Delicious descriptions from Down Under: Adrienne Eberhard on stones

Porcupine Rocks, Kosciuszko National Park

Porcupine Rocks, Kosciuszko National Park

Having just returned from Japan where stones are revered, I thought it might be apposite to share one of the poems from Adrienne Eberhard’s section “The Magic of Stones” in her suite of poems about Jane, Lady Franklin.

Blocky, grain-growing, cast in the stance
of a thousand others
Embedded, spore-emblazoned, lying in layers
of limb-lost wist
Forging, fossil-jawed, timing the hours
of a mute universe
Gravelled, facet-shattered, your end
is never nigh
Stoning the earth, shelving the soil

It’s not my favourite poem in the book, but I like the way it conveys the paradoxical nature of rocks – their longevity and their mutability. Their time, geological time, is almost beyond human (at least, my) comprehension and yet they do change, which gives an organic (life-like) dimension to their inorganic nature. Lichen grows on them, water and wind act upon them, trees and other plants force their roots into them. The original shape-shifters perhaps!

Anyhow, it’s no wonder, I think, that stones/rocks are a common symbol across time and space. They feature, for example, in the Arthurian legend (with the sword-in-the-stone) and in Christianity (with Peter, the rock). A well-known Australian representation is in the book/film, Picnic at Hanging Rock, where the rock has multiple meanings from the earthy (sexuality and loss of innocence) to the mystical/spiritual. Paradox again … but that’s rocks for you.

9 thoughts on “Delicious descriptions from Down Under: Adrienne Eberhard on stones

  1. This Adrienne Eberhard poem doesn’t waste a word, so compact and intense it is. Rocks must be one of the defining features of the Australian landscape, and certainly held great significance in Aboriginal culture/life. Have we been overlooking them?

    • Thanks for this Faisal. It is tight as you say. The whole book is pretty intense … I think she gets across Lady Jane Franklin well as a restless, curious, intense woman (which I think she was).

      As for the Australian landscape … yes thanks for this too. I was originally going to go on a bit more about that – the age old rocks of the centre, etc – but I tend to keep the Delicious descriptions brief. Perhaps it’s something for a future Monday musings? I heard on the radio recently a new push to protect Aboriginal rock art, with Jack Thompson (was it?) talking about his early introduction to some rock art in Sydney. But of course it’s not only the art is it, the rocks are an important part of story and ceremony … which anyone who’s been to Uluru and chosen not to climb it would appreciate!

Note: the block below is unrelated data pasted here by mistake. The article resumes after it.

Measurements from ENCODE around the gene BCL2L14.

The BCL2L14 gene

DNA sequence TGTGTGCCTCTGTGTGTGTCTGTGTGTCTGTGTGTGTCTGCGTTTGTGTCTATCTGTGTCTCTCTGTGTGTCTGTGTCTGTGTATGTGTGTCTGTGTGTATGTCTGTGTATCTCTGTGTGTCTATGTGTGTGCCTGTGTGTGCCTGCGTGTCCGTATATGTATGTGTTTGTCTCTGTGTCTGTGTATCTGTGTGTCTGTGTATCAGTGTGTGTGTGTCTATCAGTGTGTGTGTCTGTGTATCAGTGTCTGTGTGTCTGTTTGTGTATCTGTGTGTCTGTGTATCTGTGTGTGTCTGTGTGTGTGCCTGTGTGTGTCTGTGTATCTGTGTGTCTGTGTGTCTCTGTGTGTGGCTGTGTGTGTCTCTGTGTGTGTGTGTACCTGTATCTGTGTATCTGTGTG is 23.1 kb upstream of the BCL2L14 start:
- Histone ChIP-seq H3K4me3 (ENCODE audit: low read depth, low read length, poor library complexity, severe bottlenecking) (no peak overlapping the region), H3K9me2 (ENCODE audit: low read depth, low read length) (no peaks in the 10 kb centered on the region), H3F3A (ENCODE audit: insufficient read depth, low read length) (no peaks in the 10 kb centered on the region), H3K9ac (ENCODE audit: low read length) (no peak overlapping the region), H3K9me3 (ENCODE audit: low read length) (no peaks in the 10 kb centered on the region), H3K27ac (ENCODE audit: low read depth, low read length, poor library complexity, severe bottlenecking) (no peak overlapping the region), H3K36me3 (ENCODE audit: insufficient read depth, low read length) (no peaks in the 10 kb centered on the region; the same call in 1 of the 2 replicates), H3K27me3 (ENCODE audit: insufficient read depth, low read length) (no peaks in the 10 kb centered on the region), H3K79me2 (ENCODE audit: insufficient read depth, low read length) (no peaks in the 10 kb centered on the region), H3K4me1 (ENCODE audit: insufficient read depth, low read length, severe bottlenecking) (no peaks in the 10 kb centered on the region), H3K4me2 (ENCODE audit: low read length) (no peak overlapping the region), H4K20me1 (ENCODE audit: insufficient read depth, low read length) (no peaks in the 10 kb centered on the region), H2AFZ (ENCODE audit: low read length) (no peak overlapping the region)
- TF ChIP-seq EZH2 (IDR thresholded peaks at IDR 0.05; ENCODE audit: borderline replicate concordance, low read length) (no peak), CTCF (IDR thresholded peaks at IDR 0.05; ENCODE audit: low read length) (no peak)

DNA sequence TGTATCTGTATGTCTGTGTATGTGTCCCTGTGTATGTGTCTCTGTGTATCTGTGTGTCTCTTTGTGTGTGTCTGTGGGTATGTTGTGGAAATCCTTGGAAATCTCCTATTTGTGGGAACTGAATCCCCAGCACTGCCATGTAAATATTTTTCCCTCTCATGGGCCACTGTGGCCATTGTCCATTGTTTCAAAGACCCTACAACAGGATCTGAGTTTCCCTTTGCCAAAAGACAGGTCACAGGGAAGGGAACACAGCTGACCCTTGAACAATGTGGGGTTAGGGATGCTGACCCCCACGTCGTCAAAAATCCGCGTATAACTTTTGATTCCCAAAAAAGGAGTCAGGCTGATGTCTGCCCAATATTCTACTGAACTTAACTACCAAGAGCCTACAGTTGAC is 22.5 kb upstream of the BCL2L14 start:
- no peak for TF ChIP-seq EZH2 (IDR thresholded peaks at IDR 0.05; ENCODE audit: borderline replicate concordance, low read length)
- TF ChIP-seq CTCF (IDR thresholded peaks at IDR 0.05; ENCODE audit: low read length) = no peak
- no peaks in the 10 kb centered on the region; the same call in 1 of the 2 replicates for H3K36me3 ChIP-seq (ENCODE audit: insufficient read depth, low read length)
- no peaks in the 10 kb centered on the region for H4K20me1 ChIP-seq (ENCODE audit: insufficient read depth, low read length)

2. I think rocks are why I love the Sierra Nevada mountains in California more than the ranges on the east coast of the US where I grew up. The views are so much more interesting when rocks are involved!

    When it comes to Australia, Ayers Rock used to sum up almost all my knowledge of the entire country (and the Opera House, of course).

    • Ah, yes the Sierra Nevadas are wonderful – particularly the rocks of Yosemite. We have a print of Ansel Adams’ Half dome here that we bought on our first trip to the USA. As I wrote this post I also thought of the rocks of Zion and Arches and those other wonderful places in Utah and Colorado. And then there’s Lassen with its volcanic rocks (I think I’m right about that?).

      I guess Ayer’s Rock/Uluru IS the rock Australia is known by … but we have other wonderful rock formations. Another famous one is the Three Sisters in the Blue Mountains.

      • My father, a geologist, quoted a saying that in the eastern US the rocks are hard to see but easy to reach, and in the west easy to see but hard to reach.

        I’ve been trying to think of poetry involving rocks, and mostly drawing a blank. There is Robert Graves’s “Rocky Acres”, and David Jones throws a lot of geology into the beginning of “The Anathemata”. But once you get past the Royal Welch Fusiliers, what’s left?

        Goethe congratulated American on having no old castles and no basalt. He was mostly correct on the first, but quite wrong on the second. One of the Coors Brewery emblems shows the plug of basalt at the west end of South Table Mountain, which overlooks the brewery

Leave a Reply

Fill in your details below or click an icon to log in: Logo

You are commenting using your account. Log Out /  Change )

Facebook photo

You are commenting using your Facebook account. Log Out /  Change )

Connecting to %s